Think about this for a moment, and you'll realize that it simply reinforces your point that less varnish is usually better.

You can see some examples of Strad varnish, or the lack thereof, on a couple of the instruments we've sold, at my company's website, http://darntonhersh.com, in the gallery section (follow the "read more" links for each instrument to see photos)

November 1, 2007 at 03:38 AM · OK, thanks for the facts. By the way, in no way do I wish to suggest that I know much about the great master instruments, although I have read a few books that claim to. Varnish was one of the points made strongly in one of the books.

That book also made the point that del Gesu violins are also more sought after by some violionists than strads, which is reflected in the higher prices ($6 million versus $4 million, etc.) The reason is because the del Gesu has a bit louder projection needed for concert halls. Indeed, the legendary Cannon was a del Gesu. The book suggested that the reason for this was the slightly lower arching.

Which leads me to think that I might want to record with a Strad but perform with a del Gesu!

Finally, about my previous question. Are the new tone test winners today the collectibles tomorrow?

November 1, 2007 at 03:54 AM · "Are the new tone test winners today the collectibles of tomorrow?"

Excellent question. The winners would like you to think so. I know of one winning instrument which was still unsold (and still for sale) four years after winning, so one may suspect that there may be more to tone than just what it takes to win the contest.

Referring to my previous comment on speakers, volume might carry the day, for example, when 300 violins are being quickly run past the judges over a day or two's time, and the loud winner may not turn out to be the most sophisticated.

I once met a cellist, by the way, and a good one, who was playing a really loud trashy modern instrument for several years, swearing it beat everything, and that modern instruments were the way to go. Everyone I knew who knew him commented on his crass but loud tone. Then one day he showed up with an old instrument with more tonal sophistication, and that was the end of the new = loud = good phase. But I don't mean to imply at all that new instruments can't be tonally sophisticated--some are wonderfully so, though they are usually not, in my experience, the same ones that are loud.

My current model on that (which is pro tem) is that loud ones just dump everything out all at once, and you have to take it, at the volume offered, but sophisticated ones save things that need to be coaxed out in various ways, offering more opportunities, and don't just dump everything into one blaring voice. That's an idea to think about, at least.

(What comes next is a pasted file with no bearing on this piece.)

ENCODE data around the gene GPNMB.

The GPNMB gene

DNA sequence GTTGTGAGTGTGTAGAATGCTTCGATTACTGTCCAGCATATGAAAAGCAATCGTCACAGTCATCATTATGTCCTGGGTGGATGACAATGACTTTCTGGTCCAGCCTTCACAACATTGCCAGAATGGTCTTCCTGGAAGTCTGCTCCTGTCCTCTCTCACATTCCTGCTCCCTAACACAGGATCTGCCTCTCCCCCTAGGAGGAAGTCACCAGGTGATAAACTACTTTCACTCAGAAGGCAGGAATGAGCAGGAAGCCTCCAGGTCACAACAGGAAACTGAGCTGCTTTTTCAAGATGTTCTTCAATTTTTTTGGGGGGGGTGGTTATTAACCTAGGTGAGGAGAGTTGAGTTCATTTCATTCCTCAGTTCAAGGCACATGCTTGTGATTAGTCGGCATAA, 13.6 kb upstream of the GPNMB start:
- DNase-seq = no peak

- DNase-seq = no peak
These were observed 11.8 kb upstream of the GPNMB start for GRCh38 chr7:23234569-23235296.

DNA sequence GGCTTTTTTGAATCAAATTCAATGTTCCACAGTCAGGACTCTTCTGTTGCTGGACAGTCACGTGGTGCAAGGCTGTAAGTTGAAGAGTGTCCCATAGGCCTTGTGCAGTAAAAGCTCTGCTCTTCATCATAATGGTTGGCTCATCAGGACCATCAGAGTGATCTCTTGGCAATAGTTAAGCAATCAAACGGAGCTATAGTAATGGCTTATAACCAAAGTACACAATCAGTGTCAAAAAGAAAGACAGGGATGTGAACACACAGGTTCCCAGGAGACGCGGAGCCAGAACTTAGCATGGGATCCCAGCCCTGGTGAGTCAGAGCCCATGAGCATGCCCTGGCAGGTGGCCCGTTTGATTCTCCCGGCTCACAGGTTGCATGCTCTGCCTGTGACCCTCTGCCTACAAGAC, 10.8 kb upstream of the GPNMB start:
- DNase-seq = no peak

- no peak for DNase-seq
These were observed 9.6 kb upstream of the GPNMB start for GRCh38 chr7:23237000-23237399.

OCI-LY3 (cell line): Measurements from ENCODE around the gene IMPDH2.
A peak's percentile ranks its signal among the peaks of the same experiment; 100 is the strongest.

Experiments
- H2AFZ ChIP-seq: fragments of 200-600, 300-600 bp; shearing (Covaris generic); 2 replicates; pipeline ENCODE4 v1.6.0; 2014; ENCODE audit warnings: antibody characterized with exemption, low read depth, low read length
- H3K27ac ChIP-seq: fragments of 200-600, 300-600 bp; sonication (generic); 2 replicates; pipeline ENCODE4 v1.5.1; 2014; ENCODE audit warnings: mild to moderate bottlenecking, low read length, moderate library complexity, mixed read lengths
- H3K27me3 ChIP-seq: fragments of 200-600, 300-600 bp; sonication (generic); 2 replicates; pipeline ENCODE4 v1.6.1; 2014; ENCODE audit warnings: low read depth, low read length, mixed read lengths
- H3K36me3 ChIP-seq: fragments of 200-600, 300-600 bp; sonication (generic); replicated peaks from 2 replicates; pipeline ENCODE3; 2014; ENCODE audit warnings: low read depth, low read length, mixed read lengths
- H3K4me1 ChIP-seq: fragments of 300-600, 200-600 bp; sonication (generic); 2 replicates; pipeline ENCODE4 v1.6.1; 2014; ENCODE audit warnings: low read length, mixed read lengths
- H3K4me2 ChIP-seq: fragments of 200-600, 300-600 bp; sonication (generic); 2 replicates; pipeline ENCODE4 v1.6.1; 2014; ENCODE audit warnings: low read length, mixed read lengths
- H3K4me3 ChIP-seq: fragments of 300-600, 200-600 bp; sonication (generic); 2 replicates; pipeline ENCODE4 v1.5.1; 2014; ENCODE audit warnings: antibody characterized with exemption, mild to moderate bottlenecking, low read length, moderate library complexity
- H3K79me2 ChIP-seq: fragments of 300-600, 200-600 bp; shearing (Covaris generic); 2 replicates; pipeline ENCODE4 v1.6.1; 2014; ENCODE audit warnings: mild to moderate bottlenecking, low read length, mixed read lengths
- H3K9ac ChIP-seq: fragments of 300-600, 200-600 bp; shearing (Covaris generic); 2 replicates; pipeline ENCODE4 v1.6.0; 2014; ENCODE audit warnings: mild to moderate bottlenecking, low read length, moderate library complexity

November 1, 2007 at 04:18 AM · David, with reference to your playoff challenge test design, in view of some of the stuff above, what test design can you think of that would negate the effects of playing order, unequal volume bias, and the fact that to gain the most from an instrument it's necessary for a player to become totally familiar with it and it's options, which can take months (this is reasonable, since players don't usually choose a violin based one five minute trial--they have to work with it a week or two at least to understand how it will work with their style in the future). And how do you define the type of player who's universal to all styles and maximally competent on all types of instruments, so that each instrument gets a fair, maximized showing? Who can be the tester?

Or to put it in car terms, what validity do you think a race would have in showing various cars' optimum performance if each driver were put in an unfamiliar car that he'd never driven before, the second the race began, and maybe forced to drive blindfolded, to boot?

When you solve those problems, I'll come up with a further list for you to ponder. Personally, I think it's impossible to design a valid test for this type of situation.

November 1, 2007 at 04:20 AM · Lyndon, I'd sure like to know your sources for all of this hidden "lore" that the whole rest of the violin world seems to have missed.

November 1, 2007 at 04:32 AM · "I think it's impossible to design a valid test for this type of situation. "

The fact that a test is even conceivable might say something, which is whatever differences might exist are subtle ones. Not the family Buick vs. a nitro fuelie.

November 1, 2007 at 04:32 AM · Great responses Mr. Darnton! I love the passion and the knowledge!

I think you missed my point: I meant that Hahn and Tetzlaff are getting very much the same sound! It is not only as good, it is very much the dark, colorful, complex sound I hear in the older Cremonese instruments.

As for the tests: your points are valid and I am sure we could come up with a lot of other factors, but I don’t see how you have shown anything other than the tests could be better. I think the tests, in general, were impartial and well done, and the results were ALWAYS the same—the moderns held their own or did better. The ALWAYS is what kills most of what you have said about this. The point is: something does not need to be perfect in order to be worthwhile and informative. And it is hard to discount something when there is that much evidence.

The thing that saves you is I am not sure if any of the elite Strads and del Gesus have ever been involved. If someone gets them to show up, which I dont think anyone would risk, well I think that could put the issue to rest. Actually only if the elite cremonese won, if the moderns won than excuses, like we have seen everytime before, would again be made.